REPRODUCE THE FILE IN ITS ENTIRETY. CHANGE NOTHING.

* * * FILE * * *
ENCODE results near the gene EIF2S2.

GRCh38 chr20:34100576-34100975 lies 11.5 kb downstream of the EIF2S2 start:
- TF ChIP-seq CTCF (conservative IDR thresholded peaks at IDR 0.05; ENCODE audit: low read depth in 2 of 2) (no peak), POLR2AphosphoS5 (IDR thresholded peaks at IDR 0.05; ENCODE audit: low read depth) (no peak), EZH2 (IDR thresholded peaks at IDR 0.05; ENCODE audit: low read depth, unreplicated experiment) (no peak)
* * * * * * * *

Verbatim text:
ENCODE results near the gene EIF2S2.

GRCh38 chr20:34100576-34100975 lies 11.5 kb downstream of the EIF2S2 start:
- TF ChIP-seq CTCF (conservative IDR thresholded peaks at IDR 0.05; ENCODE audit: low read depth in 2 of 2) (no peak), POLR2AphosphoS5 (IDR thresholded peaks at IDR 0.05; ENCODE audit: low read depth) (no peak), EZH2 (IDR thresholded peaks at IDR 0.05; ENCODE audit: low read depth, unreplicated experiment) (no peak)